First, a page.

During the Saguenay River’s annual spring freshet (typically May and June), meltwater from snow and ice that accumulates within its ~78000 km2 drainage basin tributary network transports relatively easily eroded unconsolidated sediment ( especially fine sands and coarse silts) along with finer grains and OM originating from the watershed’s tributaries to the main Saguenay River channel; this process is generally consistent with descriptive models of fluvial particle erosion and transport [22]. Eroded and transported particles are likely stored temporarily in the lower reaches of the main river channel below the dams. They are subsequently washed out into the deeper prodelta environment of the Fiord’s North Arm Basin during the annual spring freshet and by occasional floods as both suspended load and bedload [23]. During much of the 20th Century, the detrital particle flux to the submerged prodelta situated in the North Arm basin of the Saguenay Fiord was accompanied by a significant amount of fibrous OM discharged into the main river channel by local pulp and paper mills. Upon reaching the North Arm, the river’s flow undergoes a pronounced decrease in speed as the channel widens and water depth increases rapidly from about 5 m to more than 200 m thereby promoting particle deposition of river-transported sediment on the prodelta’s seafloor especially in the southeastern part of the Arm’s basin. Seafloor slopes near the two coring sites sampled for this investigation are about 2.5o parallel to the shoreline and about 4.00 perpendicular to the channel. Piston and gravity cores from this area have been collected from time-to-time to study textural proxy signals of river discharge magnitudes and local landslide deposits that are preserved within unbioturbated annual layers in this unique depositional setting [19,24] (Figure 1).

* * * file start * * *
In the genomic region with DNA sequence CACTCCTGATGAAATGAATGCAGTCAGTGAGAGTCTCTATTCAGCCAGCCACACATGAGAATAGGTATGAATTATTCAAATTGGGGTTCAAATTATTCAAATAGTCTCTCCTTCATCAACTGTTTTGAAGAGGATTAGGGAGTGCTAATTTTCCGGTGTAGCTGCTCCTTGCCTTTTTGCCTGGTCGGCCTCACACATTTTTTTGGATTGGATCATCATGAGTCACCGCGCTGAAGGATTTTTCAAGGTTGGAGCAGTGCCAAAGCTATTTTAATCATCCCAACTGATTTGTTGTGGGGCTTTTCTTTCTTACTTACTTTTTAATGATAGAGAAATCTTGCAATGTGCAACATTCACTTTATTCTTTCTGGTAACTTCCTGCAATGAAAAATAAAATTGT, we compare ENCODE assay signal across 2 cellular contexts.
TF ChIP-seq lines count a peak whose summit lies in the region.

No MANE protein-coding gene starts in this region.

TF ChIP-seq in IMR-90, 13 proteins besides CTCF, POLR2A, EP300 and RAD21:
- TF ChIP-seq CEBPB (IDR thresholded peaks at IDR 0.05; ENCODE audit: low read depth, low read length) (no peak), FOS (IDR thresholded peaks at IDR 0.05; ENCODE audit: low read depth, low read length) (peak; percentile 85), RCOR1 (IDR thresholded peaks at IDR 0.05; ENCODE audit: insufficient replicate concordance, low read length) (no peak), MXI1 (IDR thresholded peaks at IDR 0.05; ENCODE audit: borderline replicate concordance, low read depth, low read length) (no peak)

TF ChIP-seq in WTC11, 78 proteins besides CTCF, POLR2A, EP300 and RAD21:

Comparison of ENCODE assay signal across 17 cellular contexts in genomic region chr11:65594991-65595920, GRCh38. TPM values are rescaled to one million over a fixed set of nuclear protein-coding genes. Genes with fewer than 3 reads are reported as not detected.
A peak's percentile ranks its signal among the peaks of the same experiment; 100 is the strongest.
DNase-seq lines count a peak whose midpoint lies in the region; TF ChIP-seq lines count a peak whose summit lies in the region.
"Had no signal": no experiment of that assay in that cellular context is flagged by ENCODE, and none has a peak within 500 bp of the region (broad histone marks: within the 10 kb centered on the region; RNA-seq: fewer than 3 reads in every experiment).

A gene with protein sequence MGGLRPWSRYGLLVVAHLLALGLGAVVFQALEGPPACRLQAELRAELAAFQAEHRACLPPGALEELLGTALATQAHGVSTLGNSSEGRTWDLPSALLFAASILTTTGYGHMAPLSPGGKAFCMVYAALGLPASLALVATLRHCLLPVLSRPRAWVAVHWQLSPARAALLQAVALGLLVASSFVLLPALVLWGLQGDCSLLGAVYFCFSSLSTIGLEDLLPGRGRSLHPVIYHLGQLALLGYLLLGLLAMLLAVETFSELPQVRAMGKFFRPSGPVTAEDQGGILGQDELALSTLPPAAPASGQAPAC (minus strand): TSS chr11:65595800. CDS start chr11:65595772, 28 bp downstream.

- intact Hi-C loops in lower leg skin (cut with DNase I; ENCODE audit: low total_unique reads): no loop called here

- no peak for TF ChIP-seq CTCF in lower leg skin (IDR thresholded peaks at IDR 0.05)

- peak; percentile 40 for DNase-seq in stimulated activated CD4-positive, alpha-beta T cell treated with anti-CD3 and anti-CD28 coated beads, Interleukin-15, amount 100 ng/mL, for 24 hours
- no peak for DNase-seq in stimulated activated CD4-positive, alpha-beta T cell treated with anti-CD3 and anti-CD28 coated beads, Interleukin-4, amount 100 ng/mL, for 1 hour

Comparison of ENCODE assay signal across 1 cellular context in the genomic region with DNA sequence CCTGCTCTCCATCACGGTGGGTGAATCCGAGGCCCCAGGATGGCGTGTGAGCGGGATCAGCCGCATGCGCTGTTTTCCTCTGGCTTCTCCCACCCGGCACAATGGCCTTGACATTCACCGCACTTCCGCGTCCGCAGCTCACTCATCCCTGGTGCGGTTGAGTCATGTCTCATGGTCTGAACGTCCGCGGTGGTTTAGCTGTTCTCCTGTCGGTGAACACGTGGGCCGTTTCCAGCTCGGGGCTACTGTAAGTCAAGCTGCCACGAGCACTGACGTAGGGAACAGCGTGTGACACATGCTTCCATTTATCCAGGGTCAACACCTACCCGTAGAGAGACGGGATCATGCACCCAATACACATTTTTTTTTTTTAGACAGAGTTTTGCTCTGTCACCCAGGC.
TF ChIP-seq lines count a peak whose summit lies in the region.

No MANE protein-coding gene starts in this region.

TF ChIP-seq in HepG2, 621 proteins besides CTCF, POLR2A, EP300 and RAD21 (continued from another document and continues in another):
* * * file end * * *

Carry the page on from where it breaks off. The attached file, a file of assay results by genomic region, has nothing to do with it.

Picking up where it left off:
Figure 1: Location of piston core 82008-72 and core D-1 in the North Arm (boxes in left and right corners) in relation to three dams and several cities situated along the lower channel of the Saguenay River. The Benthos piston core was collected in 1982 and the Lehigh gravity core D-1 in 1979 during an earlier investigation [18]. Bathymetry (fathoms) in the vicinity of the two coring sites is shown in the box in the lower left-hand corner of the Figure 1. The 40-fathom contour line equates to a water depth of approximately 73 m. The two dark lines mark transects that were surveyed to estimate prodelta foreslope angles just upstream from the two coring sites.


Core 82008-72 was raised in from a water depth of approximately 88 m (~48 fathoms) in April, 1982 near the southern shore of the Saguenay Fiord’s North Arm (Lat. 48Ë?25’00”; Long. 70Ë?51’30”) [25]). The 558 cm-long core was split, described and X-rayed with a Phillips 150 KV water-cooled industrial unit. The working half of the core was cut into one cm thick slices (about 50 cm3 wet volume per slice) and freeze dried. Dried samples were subsampled for 210Pb analysis. The remaining fractions were weighed and then heated for 8 hours at 550ºC to remove the OM component. After cooling, they were re-weighed to estimate the OM percentage and then completely disaggregated by a 5-hour immersion in a 5% solution of sodium hexametaphosphate followed by a 20-minute sonification. Next, the residues were washed through a 420 µm sieve to remove very coarse particles. The <420 µm finer component was analyzed to determine the relative abundances of particles within the 2.3ø - 6.3ø size fractions using a Coulter Counter Model TA II fitted with a 560 µm aperture.